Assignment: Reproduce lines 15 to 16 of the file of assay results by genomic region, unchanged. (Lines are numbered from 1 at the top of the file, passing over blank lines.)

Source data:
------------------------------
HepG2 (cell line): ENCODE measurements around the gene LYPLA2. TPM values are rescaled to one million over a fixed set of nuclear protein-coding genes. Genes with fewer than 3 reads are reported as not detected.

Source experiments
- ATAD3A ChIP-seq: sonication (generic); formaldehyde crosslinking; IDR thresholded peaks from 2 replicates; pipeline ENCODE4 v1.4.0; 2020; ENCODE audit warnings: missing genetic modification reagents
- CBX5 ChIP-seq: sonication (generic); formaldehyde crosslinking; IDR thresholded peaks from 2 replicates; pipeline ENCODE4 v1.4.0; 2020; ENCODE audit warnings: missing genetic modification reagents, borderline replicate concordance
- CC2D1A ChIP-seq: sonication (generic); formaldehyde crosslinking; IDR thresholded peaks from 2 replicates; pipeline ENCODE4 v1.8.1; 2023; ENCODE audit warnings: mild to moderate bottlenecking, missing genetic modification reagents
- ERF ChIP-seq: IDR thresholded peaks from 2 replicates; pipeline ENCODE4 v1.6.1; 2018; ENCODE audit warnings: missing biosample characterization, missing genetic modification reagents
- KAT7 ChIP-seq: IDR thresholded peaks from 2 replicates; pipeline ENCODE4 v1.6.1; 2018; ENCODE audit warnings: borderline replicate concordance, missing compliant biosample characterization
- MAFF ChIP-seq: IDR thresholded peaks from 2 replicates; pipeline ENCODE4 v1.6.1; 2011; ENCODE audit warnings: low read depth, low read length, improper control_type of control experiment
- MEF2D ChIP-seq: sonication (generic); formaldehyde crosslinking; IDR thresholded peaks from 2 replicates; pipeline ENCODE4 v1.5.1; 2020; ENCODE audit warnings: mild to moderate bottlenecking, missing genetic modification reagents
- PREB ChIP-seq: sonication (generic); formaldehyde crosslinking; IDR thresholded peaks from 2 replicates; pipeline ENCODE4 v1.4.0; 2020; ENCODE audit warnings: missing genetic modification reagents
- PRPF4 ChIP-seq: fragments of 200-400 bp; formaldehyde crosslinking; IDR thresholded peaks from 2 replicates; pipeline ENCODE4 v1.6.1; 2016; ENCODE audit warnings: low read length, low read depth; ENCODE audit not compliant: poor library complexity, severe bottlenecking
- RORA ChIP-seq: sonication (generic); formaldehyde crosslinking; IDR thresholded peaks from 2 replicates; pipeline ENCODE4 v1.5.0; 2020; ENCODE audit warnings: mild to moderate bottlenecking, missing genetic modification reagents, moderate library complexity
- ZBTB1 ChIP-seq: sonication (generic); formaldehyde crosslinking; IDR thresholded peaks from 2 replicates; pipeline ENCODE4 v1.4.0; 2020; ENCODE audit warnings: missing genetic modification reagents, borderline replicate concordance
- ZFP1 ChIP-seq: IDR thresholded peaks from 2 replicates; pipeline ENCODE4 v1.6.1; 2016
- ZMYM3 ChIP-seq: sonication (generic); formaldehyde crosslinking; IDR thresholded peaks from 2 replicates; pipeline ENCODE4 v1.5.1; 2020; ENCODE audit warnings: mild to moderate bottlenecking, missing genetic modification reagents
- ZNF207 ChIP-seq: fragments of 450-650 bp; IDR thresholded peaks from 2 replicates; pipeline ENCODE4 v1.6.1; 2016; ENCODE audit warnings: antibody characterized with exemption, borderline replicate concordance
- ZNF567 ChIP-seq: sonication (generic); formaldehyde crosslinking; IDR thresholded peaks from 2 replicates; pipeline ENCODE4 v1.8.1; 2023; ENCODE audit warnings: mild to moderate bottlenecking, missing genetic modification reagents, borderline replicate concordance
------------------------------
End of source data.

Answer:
- ZMYM3 ChIP-seq: sonication (generic); formaldehyde crosslinking; IDR thresholded peaks from 2 replicates; pipeline ENCODE4 v1.5.1; 2020; ENCODE audit warnings: mild to moderate bottlenecking, missing genetic modification reagents
- ZNF207 ChIP-seq: fragments of 450-650 bp; IDR thresholded peaks from 2 replicates; pipeline ENCODE4 v1.6.1; 2016; ENCODE audit warnings: antibody characterized with exemption, borderline replicate concordance